Parallel and equally passionate conversations took place over the course of the day on the business side of professional theatre. Many of the students in attendance were spellbound by words of wisdom from veteran Producer Woodie King, from acclaimed actress and blues singer, Ebony Jo-Ann, and from BTNers Deana Thomas and Luther Wells. Put bluntly, students wanted to know how to break into the industry and how to negotiate the current landscape not only to get work, but also to thrive in their careers. In particular, the straight-talking Woodie King gave advice about many of the lesser known truths within the highly competitive profession. This came in the form of strategies for cutting business deals, smart ways of thriving in a shrewd business environment, and getting fair and competitive pay for their work. Among many other helpful tips, Ebony Jo-Ann shared with the audience how she has been able to harness the beast of social networking to "put butts into seats" for her New York performances and make money in the process.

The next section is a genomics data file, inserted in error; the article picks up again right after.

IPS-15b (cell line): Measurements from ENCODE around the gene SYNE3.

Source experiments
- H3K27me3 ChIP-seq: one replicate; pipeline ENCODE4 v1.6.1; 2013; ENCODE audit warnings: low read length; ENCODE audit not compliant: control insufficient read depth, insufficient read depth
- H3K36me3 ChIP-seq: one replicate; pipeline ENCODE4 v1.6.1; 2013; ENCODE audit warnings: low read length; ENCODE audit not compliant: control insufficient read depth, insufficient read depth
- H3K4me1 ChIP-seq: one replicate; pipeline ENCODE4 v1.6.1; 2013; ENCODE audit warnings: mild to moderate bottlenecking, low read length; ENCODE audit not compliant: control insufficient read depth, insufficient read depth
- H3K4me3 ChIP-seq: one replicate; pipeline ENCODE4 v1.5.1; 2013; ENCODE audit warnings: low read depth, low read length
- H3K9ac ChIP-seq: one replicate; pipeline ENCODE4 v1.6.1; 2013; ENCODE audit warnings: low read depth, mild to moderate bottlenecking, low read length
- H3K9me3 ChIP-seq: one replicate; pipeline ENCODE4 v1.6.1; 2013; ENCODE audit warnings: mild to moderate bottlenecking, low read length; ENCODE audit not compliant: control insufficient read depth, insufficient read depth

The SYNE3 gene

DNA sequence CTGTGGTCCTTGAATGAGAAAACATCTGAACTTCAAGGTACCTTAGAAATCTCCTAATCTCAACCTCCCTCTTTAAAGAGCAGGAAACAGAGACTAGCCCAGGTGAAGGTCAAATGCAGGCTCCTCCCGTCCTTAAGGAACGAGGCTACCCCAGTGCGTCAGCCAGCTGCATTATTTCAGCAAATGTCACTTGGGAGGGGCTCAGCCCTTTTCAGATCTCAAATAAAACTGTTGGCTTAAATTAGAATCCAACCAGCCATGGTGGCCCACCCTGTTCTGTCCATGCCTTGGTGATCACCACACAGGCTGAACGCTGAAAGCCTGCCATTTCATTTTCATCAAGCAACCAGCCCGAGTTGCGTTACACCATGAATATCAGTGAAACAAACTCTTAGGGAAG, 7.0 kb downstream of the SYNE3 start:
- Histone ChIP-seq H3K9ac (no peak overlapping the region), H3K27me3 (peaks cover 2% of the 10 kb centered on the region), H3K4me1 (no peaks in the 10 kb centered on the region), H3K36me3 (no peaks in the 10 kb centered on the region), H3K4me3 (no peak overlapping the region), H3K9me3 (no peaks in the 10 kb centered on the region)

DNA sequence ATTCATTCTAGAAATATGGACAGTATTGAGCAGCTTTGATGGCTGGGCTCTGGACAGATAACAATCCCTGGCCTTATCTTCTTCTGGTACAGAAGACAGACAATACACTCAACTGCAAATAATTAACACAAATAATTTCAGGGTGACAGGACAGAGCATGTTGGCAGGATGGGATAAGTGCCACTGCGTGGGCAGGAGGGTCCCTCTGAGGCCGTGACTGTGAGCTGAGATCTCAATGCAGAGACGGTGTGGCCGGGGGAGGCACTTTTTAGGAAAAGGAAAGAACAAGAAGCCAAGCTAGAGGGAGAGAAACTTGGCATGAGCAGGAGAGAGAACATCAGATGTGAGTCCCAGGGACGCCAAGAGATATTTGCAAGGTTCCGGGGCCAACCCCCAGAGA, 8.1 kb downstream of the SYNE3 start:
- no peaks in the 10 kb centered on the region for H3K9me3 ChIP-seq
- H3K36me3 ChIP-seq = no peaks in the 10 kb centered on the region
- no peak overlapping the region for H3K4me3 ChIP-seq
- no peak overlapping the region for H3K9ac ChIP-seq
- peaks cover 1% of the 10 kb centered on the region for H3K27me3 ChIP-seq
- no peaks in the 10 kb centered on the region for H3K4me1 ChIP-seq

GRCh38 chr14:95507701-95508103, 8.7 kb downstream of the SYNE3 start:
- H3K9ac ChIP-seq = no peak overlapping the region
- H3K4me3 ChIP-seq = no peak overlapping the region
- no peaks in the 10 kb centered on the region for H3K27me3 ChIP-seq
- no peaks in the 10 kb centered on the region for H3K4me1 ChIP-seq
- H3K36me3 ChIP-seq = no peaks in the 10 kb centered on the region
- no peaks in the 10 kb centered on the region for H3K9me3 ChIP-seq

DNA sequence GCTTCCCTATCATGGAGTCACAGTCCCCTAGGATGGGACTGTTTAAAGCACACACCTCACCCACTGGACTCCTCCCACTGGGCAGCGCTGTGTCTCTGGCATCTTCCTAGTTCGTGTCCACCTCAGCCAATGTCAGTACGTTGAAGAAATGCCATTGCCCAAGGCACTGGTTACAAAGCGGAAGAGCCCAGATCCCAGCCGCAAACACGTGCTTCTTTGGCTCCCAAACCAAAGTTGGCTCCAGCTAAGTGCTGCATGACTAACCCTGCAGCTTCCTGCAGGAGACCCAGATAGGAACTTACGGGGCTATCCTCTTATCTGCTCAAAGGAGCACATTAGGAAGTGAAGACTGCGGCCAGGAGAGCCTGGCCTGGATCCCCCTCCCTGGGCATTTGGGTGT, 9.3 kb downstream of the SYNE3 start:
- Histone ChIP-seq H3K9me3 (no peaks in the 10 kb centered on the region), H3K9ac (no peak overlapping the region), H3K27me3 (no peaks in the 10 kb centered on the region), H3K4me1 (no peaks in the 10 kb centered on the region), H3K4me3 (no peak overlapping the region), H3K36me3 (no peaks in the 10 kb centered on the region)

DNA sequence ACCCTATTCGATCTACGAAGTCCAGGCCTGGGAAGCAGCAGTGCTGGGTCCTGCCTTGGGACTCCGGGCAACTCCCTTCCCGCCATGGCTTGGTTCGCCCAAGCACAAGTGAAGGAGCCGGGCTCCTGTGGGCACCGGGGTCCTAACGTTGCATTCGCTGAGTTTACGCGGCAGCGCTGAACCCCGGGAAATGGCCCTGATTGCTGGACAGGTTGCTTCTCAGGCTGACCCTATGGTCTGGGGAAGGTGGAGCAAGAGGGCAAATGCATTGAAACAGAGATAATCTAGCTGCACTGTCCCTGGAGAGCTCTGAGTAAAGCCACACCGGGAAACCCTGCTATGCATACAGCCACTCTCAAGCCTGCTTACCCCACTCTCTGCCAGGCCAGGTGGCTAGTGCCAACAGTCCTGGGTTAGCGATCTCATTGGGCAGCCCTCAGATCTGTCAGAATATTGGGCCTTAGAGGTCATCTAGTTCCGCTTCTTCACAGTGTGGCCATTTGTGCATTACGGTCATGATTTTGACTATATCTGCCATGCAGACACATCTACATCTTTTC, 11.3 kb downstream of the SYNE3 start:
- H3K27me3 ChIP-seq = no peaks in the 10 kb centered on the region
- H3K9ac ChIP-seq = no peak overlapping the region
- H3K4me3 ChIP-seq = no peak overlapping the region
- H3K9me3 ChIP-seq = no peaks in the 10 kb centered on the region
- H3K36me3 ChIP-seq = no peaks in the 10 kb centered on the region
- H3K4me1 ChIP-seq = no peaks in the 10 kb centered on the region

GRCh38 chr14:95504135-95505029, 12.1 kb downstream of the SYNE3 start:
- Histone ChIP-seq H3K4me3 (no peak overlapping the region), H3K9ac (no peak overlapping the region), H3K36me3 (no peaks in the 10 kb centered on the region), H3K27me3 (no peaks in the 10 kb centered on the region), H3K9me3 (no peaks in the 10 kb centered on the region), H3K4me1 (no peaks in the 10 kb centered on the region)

The day ended with a second and equally stellar performance of Gem of the Ocean, another standing ovation from the audience, and continued conversations inspired by the symposium spilling out into the halls of Constans Theatre. I was left wondering how August Wilson might have reacted to this inspiring, enlightening symposium that showed the promise of renewed interest in his work coming from a fierce new generation of cultural warriors. While reading over the program booklet, I found what may best capture the spirit of August Wilson in this moment. In a handwritten caption scribbled beneath an intense photo of the prophetic and brilliant playwright are the words, "The struggle continues."
Reginald Wilson, Troy McCray and Ryan Travis. Photo: TF Guntrup
Ryan Travis, Teniece Johnson and Douglas Milliron. Photo: TF Guntrup.
Teniece Johnson and Anedra Johnson. Photo: Stan Kaye
Carlos Alejandro, Reginald Wilson, Troy McCray and Teniece Johnson. Photo: TF Guntrup
DR. SANDRA SHANNON is professor of African American Literature, Criticism, and Drama in the Department of English at Howard University. Dr. Shannon has established herself as an authority and scholar on [August] Wilson.